What causes neck pain?
Sometimes referred to as cervical pain, pain located in the neck is a common medical condition. Neck pain can come from a number of disorders and diseases of the tissues in the neck, such as muscle strain, ligament sprain, whiplash, a herniated or degenerated disc, joint arthritis and a pinched nerve.
Neck pain causes significant impairment. Sedentary lifestyle and occupational factors including prolonged computer keyboarding and cell phone texting play a large role in the increased prevalence of neck pain in the past 20 years.
|UW Health Spine Clinic physical therapist Julie Sherry, PT, MS|
In reviewing symptoms, the health care provider will note the location, intensity, duration and radiation of the pain. Any past injury to the neck is noted. Aggravating and/or relieving positions or motions are also recorded. The neck is examined at rest and in motion. Tenderness is detected during palpation of the neck. An examination of the nervous system is performed to determine whether or not nerve involvement is present.
Further testing of undiagnosed neck pain can include X-ray evaluation, CAT scan, bone scan, MRI scan, myelogram, and electrical tests such as electromyography (EMG) and nerve conduction velocity (NCV).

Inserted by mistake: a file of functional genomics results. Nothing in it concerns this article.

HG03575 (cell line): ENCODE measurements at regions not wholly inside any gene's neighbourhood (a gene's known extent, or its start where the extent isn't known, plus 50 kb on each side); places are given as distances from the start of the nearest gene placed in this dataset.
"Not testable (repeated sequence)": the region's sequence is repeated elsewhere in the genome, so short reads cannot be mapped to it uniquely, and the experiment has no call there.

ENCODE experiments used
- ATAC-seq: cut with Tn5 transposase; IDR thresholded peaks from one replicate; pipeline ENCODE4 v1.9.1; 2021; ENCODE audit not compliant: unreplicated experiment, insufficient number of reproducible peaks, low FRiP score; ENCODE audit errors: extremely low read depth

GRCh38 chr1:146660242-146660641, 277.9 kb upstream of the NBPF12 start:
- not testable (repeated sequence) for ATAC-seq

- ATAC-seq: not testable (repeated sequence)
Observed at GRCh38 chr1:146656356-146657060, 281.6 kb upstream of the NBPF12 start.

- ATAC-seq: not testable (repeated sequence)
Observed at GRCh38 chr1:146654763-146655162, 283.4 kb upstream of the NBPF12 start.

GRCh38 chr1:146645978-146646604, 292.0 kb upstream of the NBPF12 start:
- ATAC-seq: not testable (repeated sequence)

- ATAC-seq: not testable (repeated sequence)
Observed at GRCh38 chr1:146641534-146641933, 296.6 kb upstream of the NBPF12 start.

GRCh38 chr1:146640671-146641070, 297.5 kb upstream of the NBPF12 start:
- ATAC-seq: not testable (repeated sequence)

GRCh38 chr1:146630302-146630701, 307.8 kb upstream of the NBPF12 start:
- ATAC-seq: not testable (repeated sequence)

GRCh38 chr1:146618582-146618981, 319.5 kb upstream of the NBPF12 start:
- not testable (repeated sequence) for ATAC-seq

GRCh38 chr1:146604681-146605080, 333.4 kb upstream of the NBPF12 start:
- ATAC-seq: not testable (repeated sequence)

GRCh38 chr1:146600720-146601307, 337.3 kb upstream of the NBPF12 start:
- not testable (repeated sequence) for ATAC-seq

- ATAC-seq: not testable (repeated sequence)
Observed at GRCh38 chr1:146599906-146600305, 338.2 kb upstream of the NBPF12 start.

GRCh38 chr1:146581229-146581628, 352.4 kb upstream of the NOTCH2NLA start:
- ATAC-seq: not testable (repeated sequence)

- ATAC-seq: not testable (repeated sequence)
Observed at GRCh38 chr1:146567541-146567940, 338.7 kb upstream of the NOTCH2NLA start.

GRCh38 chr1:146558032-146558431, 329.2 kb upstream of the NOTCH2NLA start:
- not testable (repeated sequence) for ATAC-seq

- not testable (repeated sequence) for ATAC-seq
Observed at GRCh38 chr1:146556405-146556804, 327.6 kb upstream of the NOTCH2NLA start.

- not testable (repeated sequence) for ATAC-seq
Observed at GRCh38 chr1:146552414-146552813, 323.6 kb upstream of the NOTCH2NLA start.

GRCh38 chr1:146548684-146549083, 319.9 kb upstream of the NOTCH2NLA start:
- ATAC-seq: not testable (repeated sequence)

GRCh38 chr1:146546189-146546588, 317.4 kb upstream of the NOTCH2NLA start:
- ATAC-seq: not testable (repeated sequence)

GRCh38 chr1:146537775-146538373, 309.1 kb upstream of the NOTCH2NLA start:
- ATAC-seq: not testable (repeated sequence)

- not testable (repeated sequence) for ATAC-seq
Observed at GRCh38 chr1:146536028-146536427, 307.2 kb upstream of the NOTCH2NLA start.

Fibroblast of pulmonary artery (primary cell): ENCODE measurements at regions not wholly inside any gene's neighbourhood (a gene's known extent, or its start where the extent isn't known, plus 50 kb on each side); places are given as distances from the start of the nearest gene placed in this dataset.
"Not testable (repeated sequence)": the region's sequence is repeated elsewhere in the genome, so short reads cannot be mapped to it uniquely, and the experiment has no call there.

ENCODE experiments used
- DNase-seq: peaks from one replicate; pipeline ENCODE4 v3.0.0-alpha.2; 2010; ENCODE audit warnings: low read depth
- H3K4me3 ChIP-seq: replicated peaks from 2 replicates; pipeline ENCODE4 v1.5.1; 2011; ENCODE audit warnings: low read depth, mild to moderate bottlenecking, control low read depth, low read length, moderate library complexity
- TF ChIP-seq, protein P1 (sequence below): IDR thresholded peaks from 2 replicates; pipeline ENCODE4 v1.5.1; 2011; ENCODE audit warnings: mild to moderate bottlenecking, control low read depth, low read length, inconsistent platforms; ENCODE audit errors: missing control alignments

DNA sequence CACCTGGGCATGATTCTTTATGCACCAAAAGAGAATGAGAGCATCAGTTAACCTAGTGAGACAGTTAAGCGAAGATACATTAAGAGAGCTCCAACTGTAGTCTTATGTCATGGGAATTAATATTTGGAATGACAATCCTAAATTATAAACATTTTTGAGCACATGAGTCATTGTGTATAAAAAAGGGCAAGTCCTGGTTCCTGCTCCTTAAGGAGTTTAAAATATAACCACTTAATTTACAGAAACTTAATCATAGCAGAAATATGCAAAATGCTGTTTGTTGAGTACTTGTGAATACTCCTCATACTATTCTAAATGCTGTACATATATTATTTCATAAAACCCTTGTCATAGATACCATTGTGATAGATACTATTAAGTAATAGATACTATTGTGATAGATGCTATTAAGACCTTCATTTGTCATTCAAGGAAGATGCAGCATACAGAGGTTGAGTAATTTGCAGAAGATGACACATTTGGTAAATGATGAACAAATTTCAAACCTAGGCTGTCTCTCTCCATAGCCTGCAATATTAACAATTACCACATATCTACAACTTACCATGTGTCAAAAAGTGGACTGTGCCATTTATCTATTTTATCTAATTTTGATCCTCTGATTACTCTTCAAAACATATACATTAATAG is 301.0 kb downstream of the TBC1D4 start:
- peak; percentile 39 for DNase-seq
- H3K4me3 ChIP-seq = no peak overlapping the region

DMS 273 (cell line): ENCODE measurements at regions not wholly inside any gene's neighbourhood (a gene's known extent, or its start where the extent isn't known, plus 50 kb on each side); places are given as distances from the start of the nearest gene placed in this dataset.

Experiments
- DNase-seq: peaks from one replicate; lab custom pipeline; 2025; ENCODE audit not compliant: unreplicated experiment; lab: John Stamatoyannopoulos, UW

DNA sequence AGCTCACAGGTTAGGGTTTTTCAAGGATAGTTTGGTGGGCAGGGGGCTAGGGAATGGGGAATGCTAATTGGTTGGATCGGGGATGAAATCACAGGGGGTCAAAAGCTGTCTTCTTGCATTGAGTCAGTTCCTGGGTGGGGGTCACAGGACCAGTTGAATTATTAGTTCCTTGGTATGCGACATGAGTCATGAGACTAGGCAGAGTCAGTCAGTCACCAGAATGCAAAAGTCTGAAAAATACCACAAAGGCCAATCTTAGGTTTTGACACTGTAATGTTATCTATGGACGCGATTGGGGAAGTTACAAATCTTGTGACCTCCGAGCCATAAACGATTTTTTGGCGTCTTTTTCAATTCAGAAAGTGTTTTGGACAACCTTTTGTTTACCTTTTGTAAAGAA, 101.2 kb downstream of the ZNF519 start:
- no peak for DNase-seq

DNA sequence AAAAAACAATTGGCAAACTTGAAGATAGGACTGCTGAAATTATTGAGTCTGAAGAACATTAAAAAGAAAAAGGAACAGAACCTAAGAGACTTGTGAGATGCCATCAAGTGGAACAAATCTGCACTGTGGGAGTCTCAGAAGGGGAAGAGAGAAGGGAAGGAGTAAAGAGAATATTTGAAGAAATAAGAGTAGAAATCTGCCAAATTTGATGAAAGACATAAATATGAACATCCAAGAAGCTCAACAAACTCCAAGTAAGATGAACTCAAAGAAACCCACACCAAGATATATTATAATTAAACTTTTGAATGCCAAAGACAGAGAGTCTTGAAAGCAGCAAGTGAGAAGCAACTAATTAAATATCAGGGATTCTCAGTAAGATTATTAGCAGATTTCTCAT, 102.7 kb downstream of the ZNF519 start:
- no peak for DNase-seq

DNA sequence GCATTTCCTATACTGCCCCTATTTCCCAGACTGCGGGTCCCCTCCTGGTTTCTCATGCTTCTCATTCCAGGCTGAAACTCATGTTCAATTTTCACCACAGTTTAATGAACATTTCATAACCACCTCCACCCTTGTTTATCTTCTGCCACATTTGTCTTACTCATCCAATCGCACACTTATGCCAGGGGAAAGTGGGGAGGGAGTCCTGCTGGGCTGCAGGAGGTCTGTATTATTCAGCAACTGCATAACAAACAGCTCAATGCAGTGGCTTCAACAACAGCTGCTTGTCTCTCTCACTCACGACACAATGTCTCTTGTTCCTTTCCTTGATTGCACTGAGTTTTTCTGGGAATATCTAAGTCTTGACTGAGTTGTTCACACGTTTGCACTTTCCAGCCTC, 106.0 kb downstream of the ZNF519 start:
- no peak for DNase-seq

How is neck pain treated?
The treatment of neck pain depends on its precise cause. Treatment options include rest, heat/ice applications, soft collar, physical therapy (posture training, exercise combined with mobilization/manipulation, traction), massage therapy, acupuncture, chiropracty, local injections of cortisone or anesthetics, topical anesthetic creams or pain patches, prescription medications such as anti-inflammatories, muscle relaxants or analgesics, and various surgical procedures.
Even with this wide variety of treatment options available for the management of neck pain, not all treatments are equally effective. Current evidenced-based neck care guidelines categorize neck pain by the following five sub-types:
Examples of Treatment Approaches
|Neck Pain||Non-surgical Treatment|
|Chronic "mechanical" neck pain||
Joint mobilization/manipulation combined with exercise
Exercise alone: stretch and strengthen
Low-level laser therapy for associated degenerative changes
Acupuncture for short-term pain relief
Short-wave diathermy (deep heat) for short term pain relief
|Neck pain associated with acute whiplash||
Home exercise program, active range-of-motion exercises
Steroid injections for short-term pain relief
Short-wave diathermy (deep heat) for short-term pain relief
|Chronic neck pain with cervicogenic headache||
Exercise: strengthen neck flexion and stretching
|Chronic myofascial neck pain||Intramuscular anesthetic injection|
|Chronic neck pain with radicular pain into the arm and/or hand||
Epidural steroid injection
Acupuncture for short term-pain relief
Gross AR et.al. Cervical Overview Group of the Cochrane Collaboration. Knowledge to action: a challenge for neck pain treatment. JOSPT. 2009;39(5):351-363.